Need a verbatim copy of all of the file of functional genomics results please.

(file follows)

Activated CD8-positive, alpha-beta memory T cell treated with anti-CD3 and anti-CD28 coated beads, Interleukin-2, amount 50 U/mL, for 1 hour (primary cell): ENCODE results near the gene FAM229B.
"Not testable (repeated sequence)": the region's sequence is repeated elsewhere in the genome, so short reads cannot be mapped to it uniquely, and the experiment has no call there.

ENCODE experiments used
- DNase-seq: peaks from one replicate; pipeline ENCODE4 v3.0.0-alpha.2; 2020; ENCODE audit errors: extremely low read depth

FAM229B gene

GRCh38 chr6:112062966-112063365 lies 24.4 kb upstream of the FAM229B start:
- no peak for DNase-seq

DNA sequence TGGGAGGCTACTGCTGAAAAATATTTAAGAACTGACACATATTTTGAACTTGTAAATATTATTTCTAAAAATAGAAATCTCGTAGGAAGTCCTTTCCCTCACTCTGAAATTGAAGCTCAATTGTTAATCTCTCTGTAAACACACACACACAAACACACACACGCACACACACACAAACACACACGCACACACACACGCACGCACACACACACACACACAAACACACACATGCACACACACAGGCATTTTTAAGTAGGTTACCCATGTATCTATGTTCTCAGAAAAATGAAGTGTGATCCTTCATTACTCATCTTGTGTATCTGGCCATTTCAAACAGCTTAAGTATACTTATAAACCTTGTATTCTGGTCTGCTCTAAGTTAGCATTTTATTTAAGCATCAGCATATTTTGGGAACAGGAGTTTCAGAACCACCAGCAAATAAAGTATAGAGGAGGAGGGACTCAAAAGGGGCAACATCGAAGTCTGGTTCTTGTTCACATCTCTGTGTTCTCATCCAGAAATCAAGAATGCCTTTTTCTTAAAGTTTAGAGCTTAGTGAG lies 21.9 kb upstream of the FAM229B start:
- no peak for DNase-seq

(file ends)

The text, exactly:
Activated CD8-positive, alpha-beta memory T cell treated with anti-CD3 and anti-CD28 coated beads, Interleukin-2, amount 50 U/mL, for 1 hour (primary cell): ENCODE results near the gene FAM229B.
"Not testable (repeated sequence)": the region's sequence is repeated elsewhere in the genome, so short reads cannot be mapped to it uniquely, and the experiment has no call there.

ENCODE experiments used
- DNase-seq: peaks from one replicate; pipeline ENCODE4 v3.0.0-alpha.2; 2020; ENCODE audit errors: extremely low read depth

FAM229B gene

GRCh38 chr6:112062966-112063365 lies 24.4 kb upstream of the FAM229B start:
- no peak for DNase-seq

DNA sequence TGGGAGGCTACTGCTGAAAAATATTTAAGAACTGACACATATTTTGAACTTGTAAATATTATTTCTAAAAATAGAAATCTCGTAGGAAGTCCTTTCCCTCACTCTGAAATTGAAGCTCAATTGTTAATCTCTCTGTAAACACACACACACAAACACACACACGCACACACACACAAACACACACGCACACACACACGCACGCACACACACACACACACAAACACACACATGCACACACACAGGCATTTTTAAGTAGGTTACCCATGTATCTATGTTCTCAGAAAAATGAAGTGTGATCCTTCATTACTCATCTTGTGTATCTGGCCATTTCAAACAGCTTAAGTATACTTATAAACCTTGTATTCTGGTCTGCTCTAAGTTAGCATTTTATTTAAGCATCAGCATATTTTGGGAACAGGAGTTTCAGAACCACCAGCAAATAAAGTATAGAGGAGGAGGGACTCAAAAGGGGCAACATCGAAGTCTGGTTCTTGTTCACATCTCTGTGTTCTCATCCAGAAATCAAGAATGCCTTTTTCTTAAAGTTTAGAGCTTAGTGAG lies 21.9 kb upstream of the FAM229B start:
- no peak for DNase-seq